Graphic designer José Guizar is documenting the variety of windows to be found across New York City. His project, Windows of New York, adds a distinctive aperture each week rendered in stunning simplicity, reminding us of another ambitious graphic design project James Gulliver Hancock's All the Buildings of New York. According to Guizar, Windows of New York "is a collection of windows that somehow have caught my restless eye out from the never-ending buzz of the city. This project is part an ode to architecture and part a self-challenge to never stop looking up." [Via Swiss Miss.]
Russian Posters – Rodchenko 120 Indiana University–Purdue University Indianapolis Herron School of Art and Design Marsh Gallery 735 West New York Street, Indianapolis, IN Through August 24 In recognition of the 120th anniversary of the birth of Alexander Rodchenko, Moscow Design Week organized a poster campaign honoring the Russian avant-garde artist, graphic designer, and photographer. Commissioning work from twenty prominent Russian poster artists, the campaign sought to create a dialogue between contemporary graphic designers and a master of the discipline. Sergei Serov, curator of the project, writes, “The posters are not only a tribute to the great artist, but a reflection on the historical destiny of graphic design.” The posters all bear Rodchenko’s influence in unique ways. Elements from some of his most notable designs are repurposed, utilizing Rodchenko’s own language of collage and geometric composition. These strict geometries inform Nikolai Shtok’s entry, above, where simple geometric forms are abstracted and composed as a Rodchenko-inspired typography.
New York vs. Paris. It seems that the Big Apple and The City of Lights are forever battling over design, architecture, fashion, and film. A Parisian graphic designer decided to take matters into his own hands, creating a website to display his witty color-block graphics that juxtapose these iconic cities. Topics are eclectic, ranging from landmarks (the Empire Sate vs. the Eiffel Tower), to architecture (5th Avenue Apple Store vs. Musée du Louvre), to food (cupcakes vs. macarons), to even car parking styles (parking lot towers vs. double parked). More at the NY Times T Magazine. Oil from plastic. Energy company Vadxx has invented reactors that can transform plastic scraps that can’t be recycled into crude oil with the lowest sulfur content in the world, says Good Magazine. The first reactors are slated for a recycling plant in Akron, Ohio. However, this begs this question: will the amount of crude oil created offset the amount of energy needed for the conversion process? Basket lights. A New Zealand designer, David Trubridge, has infused his lighting with the spiritual--looking to a Maori creation myth for design inspiration, writes Contemporist. The Maori believed gods gave humans three baskets of knowledge. Trubiridge designed three corresponding teardrop ceiling “baskets”: the bamboo light represents knowledge of the natural world, the polycarbonate light symbolizes knowledge of the spiritual world, and the aluminum basket signifies knowledge of the rational world.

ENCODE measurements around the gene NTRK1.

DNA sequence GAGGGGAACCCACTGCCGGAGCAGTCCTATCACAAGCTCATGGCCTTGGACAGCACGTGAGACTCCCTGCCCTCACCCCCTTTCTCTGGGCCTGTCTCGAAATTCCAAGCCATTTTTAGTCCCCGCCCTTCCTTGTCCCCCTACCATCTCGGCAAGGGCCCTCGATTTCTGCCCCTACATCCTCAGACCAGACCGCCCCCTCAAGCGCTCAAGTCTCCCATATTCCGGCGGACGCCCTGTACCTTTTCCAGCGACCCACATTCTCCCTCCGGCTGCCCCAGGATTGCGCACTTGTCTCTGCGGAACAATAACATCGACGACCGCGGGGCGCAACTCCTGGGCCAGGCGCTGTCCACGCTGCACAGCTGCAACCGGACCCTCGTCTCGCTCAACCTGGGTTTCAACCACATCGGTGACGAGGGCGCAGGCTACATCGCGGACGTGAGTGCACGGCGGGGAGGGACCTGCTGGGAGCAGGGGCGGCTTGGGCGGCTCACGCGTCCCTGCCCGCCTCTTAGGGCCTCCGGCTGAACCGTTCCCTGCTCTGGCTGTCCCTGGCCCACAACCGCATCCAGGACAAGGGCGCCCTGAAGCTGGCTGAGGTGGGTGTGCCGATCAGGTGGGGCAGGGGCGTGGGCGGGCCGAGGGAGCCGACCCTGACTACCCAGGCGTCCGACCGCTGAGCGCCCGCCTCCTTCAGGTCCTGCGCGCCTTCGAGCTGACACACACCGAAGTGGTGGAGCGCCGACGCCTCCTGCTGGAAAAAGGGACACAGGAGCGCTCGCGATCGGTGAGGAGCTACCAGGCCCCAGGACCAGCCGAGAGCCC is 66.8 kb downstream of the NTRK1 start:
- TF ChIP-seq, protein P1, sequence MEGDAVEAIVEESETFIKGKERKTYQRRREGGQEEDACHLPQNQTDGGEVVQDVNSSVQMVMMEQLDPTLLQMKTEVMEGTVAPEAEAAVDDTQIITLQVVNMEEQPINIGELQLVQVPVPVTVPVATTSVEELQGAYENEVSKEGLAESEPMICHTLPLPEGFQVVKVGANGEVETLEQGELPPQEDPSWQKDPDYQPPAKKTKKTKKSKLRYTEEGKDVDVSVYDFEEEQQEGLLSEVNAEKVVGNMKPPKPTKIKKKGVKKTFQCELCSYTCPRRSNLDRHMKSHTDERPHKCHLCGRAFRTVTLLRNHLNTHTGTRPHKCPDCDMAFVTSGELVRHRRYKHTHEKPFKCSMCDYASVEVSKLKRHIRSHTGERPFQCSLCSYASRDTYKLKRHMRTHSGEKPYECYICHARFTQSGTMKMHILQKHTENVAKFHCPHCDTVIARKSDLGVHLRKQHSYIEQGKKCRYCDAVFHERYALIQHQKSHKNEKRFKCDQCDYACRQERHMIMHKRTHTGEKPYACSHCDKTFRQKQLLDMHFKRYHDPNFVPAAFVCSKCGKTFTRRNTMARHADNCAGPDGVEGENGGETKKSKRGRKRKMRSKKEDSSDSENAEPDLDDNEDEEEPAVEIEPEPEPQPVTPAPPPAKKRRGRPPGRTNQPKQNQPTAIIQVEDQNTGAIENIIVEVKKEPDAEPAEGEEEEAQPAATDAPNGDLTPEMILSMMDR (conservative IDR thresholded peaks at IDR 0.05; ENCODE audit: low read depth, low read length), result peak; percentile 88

Ricardo CidWhile contemplating a World Cup soccer calendar last year, Mexican artist and designer Ricardo Cid was reminded of the ancient Aztec calendar in the shape of a circle. Cid had an epiphany: Why not create a new calendar form that is a mash-up of different ways of tracking the year? The result is his 2011 “Neo Aztec” calendar. It folds the linear Gregorian year we follow today into the circular format of the Mayan year adapted by the Aztecs. Cid’s diagram represents one earth year. Each numbered square equals one day and each color group one month, with dotted lines indicating a change in months. Mondays are outlined with black circles, demarcating the Gregorian week (and other colored dots reflect car-coding for congestion control in Mexico City), while black-filled circles with letters from A to S show the first day of each Mayan month (the Mayan “Mexica” New Year is on March 12). Every grouping of blue, yellow, and green days adds up to a trimester, and the beginning of each season (winter, spring, summer, fall) is marked with a black square in each of the equinoxes (March 20, September 23) and solstices (June 21, December 22). As a whole the diagram evokes a molecular structure or—for fans of ‘80s video games—the tessellated screen of Q*bert. As you start hopping through 2011, be sure to note the dotted detour that loops back to capture an extra square for Leap Year. Got it.
If a whole flock of ghostly animals starts appearing in downtown New York this fall, don't panic. It’ll just mean that the public picked Chris Shelley’s design “…of special concern” as a winner in the Buildings and Cultural Affairs Departments' urbancanvas competition, which solicited ideas for decorating the construction fences, sidewalk sheds, scaffolding and cocoons that act as eyesores on seemingly every New York City street. From today through October 1, you can vote for your favorite of the eight finalist designs, whittled down by a professional jury from a starting pool of over 700 entries, with the most popular four selected to appear around the city later this fall. The range of design strategies is broad, with Jen Magathan’s trompe-l'oeuil sky in “My Urban Sky" making buildings disappear, and Mauricio Lopez and Jesse T. Ross’s kaleidoscopic "Color Mesh" making them jump out from the streetscape. Shelley’s design adds an unusual interactive component, pairing the silhouettes of five local endangered species with a bar-code panel on the corner of the screen. When a visitor scans the bar code with her iPhone, it will take her to a website with the full endangered species list. After voting closes, property owners, contractors and businesses will be allowed to select a design from the four winners and print it on any temporary protective structures installed on City-owned property. (They also have the option of printing their construction screens with an image of the project being built, but where’s the fun in that?)